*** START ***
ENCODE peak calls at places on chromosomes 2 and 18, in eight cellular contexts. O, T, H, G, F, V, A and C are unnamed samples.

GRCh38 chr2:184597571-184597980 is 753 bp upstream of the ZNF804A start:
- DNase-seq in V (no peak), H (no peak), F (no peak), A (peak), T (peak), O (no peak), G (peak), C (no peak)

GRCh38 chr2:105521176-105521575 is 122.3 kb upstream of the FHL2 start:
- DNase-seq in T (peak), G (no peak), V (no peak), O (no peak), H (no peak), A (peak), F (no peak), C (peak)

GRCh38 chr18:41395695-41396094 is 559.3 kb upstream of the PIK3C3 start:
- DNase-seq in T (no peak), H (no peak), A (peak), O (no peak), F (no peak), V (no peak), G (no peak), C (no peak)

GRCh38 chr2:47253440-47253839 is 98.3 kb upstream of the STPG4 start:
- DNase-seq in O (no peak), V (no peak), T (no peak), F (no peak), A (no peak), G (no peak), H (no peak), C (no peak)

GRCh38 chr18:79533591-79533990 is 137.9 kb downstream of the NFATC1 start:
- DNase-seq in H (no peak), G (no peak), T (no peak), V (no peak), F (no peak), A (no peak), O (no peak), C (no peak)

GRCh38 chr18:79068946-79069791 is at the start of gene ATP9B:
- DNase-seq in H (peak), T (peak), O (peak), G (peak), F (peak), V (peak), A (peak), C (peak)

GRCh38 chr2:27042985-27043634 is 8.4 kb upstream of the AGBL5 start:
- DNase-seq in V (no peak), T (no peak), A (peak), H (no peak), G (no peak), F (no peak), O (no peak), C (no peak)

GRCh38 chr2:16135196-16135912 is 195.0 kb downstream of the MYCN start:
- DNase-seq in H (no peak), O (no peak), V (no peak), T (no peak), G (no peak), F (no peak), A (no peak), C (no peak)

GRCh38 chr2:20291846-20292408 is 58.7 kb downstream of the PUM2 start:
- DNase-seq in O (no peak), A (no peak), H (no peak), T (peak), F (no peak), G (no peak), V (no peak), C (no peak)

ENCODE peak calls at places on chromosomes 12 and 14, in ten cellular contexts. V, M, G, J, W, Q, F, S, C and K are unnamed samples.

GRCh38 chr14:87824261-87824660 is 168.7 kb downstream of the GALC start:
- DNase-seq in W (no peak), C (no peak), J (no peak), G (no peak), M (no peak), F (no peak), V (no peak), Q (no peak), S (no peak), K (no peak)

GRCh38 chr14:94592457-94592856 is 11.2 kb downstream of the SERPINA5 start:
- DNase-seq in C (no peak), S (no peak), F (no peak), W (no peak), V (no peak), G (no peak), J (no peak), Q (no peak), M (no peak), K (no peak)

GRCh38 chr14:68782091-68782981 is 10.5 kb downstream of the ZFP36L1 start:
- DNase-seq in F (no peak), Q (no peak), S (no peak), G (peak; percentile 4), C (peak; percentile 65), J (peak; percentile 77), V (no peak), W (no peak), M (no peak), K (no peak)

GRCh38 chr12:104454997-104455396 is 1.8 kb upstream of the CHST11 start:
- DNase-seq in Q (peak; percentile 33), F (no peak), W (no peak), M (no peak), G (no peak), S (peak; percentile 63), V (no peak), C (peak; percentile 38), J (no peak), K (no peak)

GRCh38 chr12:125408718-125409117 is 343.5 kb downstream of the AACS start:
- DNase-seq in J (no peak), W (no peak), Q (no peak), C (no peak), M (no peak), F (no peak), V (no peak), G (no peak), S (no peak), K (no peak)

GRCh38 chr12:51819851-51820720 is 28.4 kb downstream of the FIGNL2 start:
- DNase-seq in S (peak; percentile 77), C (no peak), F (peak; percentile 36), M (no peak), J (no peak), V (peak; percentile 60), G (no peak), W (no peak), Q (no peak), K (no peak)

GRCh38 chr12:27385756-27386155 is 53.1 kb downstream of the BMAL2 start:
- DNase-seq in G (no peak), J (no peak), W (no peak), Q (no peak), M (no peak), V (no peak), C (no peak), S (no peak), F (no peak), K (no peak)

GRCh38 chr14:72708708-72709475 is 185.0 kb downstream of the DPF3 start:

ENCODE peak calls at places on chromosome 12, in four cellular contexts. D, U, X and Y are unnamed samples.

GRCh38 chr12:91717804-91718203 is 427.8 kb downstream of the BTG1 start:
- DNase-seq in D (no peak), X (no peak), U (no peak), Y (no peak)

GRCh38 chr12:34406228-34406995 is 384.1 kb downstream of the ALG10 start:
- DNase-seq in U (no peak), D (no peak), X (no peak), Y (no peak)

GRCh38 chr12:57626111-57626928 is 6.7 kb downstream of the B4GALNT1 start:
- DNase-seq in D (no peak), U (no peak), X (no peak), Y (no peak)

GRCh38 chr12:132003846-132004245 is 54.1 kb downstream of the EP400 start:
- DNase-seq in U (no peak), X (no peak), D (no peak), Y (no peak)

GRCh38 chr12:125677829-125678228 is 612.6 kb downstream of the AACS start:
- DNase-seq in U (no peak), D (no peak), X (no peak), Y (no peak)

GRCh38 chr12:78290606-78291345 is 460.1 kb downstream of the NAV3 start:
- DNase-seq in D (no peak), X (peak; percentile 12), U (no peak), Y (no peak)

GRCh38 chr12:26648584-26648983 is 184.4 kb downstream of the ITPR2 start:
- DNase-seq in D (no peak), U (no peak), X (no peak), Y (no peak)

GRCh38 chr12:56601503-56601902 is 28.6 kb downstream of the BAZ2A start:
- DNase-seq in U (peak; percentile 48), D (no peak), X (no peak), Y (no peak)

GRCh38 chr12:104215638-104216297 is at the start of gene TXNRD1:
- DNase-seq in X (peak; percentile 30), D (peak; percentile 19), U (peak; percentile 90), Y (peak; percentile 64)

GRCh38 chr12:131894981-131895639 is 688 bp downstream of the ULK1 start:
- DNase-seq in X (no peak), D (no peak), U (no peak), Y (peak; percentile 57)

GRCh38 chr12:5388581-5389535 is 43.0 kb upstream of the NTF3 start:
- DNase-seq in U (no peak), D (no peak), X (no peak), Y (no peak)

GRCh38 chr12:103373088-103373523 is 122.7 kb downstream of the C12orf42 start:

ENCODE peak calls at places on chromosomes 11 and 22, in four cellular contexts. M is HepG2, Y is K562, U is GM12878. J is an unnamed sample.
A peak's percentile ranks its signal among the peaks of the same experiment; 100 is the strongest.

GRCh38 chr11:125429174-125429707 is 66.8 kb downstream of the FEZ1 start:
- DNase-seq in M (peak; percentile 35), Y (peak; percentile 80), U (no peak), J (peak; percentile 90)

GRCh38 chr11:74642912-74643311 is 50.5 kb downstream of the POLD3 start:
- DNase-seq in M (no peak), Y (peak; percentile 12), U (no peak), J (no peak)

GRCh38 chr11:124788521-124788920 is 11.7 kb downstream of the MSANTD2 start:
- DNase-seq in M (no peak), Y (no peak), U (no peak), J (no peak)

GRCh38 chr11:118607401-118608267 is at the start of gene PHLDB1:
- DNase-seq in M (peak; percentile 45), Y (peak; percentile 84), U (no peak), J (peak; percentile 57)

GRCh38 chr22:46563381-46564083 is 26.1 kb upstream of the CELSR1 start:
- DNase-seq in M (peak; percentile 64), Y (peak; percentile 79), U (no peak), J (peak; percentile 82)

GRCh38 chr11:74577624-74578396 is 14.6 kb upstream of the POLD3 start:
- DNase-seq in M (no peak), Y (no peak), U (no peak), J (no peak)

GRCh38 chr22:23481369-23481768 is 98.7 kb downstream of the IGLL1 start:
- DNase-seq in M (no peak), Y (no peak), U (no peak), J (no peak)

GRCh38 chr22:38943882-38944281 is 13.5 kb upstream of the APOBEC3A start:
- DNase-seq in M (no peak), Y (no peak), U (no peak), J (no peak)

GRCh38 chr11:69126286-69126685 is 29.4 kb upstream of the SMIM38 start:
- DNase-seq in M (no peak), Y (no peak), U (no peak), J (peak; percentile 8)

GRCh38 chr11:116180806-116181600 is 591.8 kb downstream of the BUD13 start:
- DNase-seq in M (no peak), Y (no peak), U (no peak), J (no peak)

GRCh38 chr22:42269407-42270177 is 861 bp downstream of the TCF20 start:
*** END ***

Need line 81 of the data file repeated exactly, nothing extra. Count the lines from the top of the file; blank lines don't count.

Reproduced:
- DNase-seq in M (no peak), Y (no peak), U (no peak), J (no peak)